In this regard, a further element could be introduced in future comparative analyses: the conditional role of country factors and regime types. I have only mentioned this issue briefly because my interest was to focus only on causal directions and nexuses, broadly enough to provide lessons able to travel across time and space. However, country-oriented elite research on European countries (e.g.,  ‍Herzog, Dietrich. 1975. Politische Karrieren. Selektion und Professionalisierung politischer Führungsgruppen. Opladen: Westdeutscher Verlag.Herzog, 1975;  ‍Birnbaum, Pierre. 1977. Le sommets de l’Etat. Essai sur l’élite du pouvoir en France. Paris: Editions du Seuil.Birnbaum, 1977;  ‍Cotta, Maurizio. 1979. Classe politica e parlamento in Italia, 1946-1976. Bologna: Il Mulino.Cotta, 1979;  ‍Fettelshoß, Katja. 2009. Politische Eliten und Demokratie. Professionalisierung von Ministern in Mittelosteuropa. Baden-Baden: Nomos Verlag. Available at: https://doi.org/10.5771/9783845218168.Fettelshoß, 2009,) and other areas (e.g.,  ‍Vommaro, Gabriel and Marian Gené (eds.) 2018. Las elites políticas en el Sur. Un estado de la cuestión de los estudios sobra Argentina, Brasil y Chile. Los Polvorines: Ediciones UNGS.Vommaro and Gené, 2018) have shown that the same democratic elites can follow distinct paths to power, depending on the political system where they are formed. Moreover, recent data about political leaders’ profiles in democracies and autocracies have been collected. It has been observed that democratic leaders differ from leaders in autocratic regimes and that there are also significant variations between autocracies ( ‍Baturo, Alexander. 2016. “Cursus Honorum: Personal Background, Careers and Experience of Political Leaders in Democracy and Dictatorship. New Data and Analyses”, Politics and Governance, 4 (2): 138-‍157. Available at: https://doi.org/10.17645/pag.v4i2.602.Baturo, 2016). These findings eventually prompt us to include country factors in explanations of political careers, yet within the approach I suggest here.

The literature on political career research offers several sparks for a more integrated approach. Rather than impervious to mutual talks, the analyzed approaches look like pieces of a more general picture, each focusing on specific aspects and neglecting others. The next step could be to try to put these pieces together. As said in the introduction, I am confident that a critical overview of the existing contributions will be able to facilitate this intellectual operation.

Acknowledgements[up]

I am grateful to Ferdinand Müller-Rommel for his suggestions and comments on an earlier draft of this note. Extended versions of part of this work were presented at the “Redefining Political Sociology” conference at the Andrés Bello University (Santiago de Chile, 11-‍13 December 2017) and at the “Jean Blondel Tuesday Seminar” of the Department of Social, Political, and Cognitive Sciences of the University of Siena (Siena, 27 March 2018). I thank the participants and especially Stéphanie Alenda and Maurizio Cotta as well as two Revista Española de Ciencia Política’s anonymous reviewers for comments and suggestions.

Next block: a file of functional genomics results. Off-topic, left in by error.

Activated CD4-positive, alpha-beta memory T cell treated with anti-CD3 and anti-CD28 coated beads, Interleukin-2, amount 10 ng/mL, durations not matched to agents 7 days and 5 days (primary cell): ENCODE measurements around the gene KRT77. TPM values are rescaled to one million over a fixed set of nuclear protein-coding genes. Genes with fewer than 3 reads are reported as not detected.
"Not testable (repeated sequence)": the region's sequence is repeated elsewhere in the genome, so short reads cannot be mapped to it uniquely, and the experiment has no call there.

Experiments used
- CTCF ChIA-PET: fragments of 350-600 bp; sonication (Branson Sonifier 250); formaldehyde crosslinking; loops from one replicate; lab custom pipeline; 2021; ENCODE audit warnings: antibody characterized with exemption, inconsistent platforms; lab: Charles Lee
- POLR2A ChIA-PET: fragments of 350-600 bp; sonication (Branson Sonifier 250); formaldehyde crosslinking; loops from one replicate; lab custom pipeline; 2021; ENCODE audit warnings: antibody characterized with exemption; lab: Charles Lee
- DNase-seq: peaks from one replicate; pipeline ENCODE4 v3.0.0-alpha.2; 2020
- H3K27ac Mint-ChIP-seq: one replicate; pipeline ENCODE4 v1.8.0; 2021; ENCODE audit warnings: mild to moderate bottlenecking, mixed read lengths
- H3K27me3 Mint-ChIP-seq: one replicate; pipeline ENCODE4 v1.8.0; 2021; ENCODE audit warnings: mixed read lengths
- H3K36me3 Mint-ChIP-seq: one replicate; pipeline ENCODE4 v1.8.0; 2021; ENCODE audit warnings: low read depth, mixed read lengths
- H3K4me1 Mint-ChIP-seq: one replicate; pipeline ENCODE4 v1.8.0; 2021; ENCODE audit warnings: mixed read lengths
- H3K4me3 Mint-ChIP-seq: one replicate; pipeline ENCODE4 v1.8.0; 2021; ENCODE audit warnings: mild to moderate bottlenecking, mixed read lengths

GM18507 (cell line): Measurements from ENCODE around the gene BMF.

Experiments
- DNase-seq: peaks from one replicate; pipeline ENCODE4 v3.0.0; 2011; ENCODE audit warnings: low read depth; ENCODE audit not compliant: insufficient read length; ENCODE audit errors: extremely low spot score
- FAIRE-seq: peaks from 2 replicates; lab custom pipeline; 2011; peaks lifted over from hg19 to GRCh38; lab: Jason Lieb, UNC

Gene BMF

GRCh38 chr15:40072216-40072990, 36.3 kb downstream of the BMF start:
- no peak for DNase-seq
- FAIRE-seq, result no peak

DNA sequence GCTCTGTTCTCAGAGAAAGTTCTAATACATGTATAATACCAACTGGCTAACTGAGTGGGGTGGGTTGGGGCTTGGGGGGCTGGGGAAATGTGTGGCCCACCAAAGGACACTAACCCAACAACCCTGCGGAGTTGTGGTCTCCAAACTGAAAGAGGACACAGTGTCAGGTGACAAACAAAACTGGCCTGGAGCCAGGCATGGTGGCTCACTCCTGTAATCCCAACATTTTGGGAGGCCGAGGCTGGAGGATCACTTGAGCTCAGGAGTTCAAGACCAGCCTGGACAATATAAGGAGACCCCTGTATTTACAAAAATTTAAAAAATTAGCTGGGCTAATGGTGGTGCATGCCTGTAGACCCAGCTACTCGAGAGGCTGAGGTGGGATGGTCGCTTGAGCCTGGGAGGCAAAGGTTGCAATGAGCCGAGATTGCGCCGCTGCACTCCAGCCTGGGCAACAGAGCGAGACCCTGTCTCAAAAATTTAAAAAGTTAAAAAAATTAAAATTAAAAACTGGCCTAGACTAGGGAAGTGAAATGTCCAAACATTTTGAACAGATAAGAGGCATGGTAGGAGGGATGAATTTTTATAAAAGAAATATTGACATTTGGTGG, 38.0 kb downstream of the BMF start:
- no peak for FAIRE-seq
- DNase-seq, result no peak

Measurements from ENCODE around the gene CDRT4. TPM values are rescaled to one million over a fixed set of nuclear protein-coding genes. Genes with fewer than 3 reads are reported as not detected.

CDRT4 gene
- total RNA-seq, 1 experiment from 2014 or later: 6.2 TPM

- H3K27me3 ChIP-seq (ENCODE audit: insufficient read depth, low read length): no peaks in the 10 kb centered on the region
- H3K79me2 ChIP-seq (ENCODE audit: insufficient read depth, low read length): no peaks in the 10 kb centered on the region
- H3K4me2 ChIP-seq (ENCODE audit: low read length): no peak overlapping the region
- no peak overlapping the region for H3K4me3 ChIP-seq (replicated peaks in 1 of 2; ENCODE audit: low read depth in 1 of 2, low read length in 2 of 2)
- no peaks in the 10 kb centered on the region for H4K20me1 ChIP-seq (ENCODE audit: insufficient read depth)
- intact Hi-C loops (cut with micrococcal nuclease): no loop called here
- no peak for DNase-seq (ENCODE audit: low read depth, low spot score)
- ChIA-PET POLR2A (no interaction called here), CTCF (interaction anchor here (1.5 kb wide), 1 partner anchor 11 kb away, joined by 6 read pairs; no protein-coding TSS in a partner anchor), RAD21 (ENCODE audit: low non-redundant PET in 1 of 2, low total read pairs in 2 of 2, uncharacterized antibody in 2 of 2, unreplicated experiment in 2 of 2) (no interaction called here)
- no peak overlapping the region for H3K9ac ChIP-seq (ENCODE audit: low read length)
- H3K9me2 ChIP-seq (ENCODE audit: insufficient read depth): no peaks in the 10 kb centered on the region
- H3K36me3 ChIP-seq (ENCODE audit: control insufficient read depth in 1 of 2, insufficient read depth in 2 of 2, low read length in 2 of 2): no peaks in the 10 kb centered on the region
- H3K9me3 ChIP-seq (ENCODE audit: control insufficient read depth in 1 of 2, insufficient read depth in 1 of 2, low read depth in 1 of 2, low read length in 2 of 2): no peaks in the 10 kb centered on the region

Notes[up]

[1]

In this work, the literature on career steps outside politics, such as in bureaucracy will be mentioned only in case it provides argumentations to explain future achievements of proper political offices.

[2]

Due to this note’s perspective, I do not mention possible empirical lessons. This would require a further analysis of literature’s findings, which is out of the scope of this work.

[3]

When it comes to study only successful politicians, it is not possible to assess possible mistakes of evaluations in the strategies of ‘failed’ ambitious individuals. As the opportunity structure approach implicitly suggests, we can easily assume that prospective or current politicians are rational actors when they take their decisions along their career paths. In this case, the assumption would not refer to their actual nature; rather it would operate as a methodological indicative principle.

[4]

I do not enter any thorny discussion about the ontological considerations that are implied in this dualism (e.g.,  ‍Archer, Margaret S. 2003. Structure, Agency and the Internal Conversation. Cambridge: Cambridge University Press. Available at: https://doi.org/10.1017/CBO9781139087315.Archer, 2003). I simply refer to the bases of explanations, not to the ‘nature’ of reality.

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Biography[up]

[a]

Research Associate at the Center for the Study of Democracy and the Institute of Political Science of Leuphana University in Lüneburg (Germany). He is member of the executive committee of the IPSA/ISA Committee on Political Sociology. Previously, he was Adjunct Lecturer at the University of Milan and worked with the Einaudi Center for Investigation and Documentary Research (Turin, Italy). He holds a PhD in Political Science from the University of Pavia (Italy), where he also was teaching assistant. He held research positions in Germany and in Austria. He has published several book chapters and articles in peer-reviewed journal, such as Regional and Federal Studies, Parliamentary Affairs, Journal of Modern Italian Studies, Politics and Policy, European Politics and Society and Government and Opposition.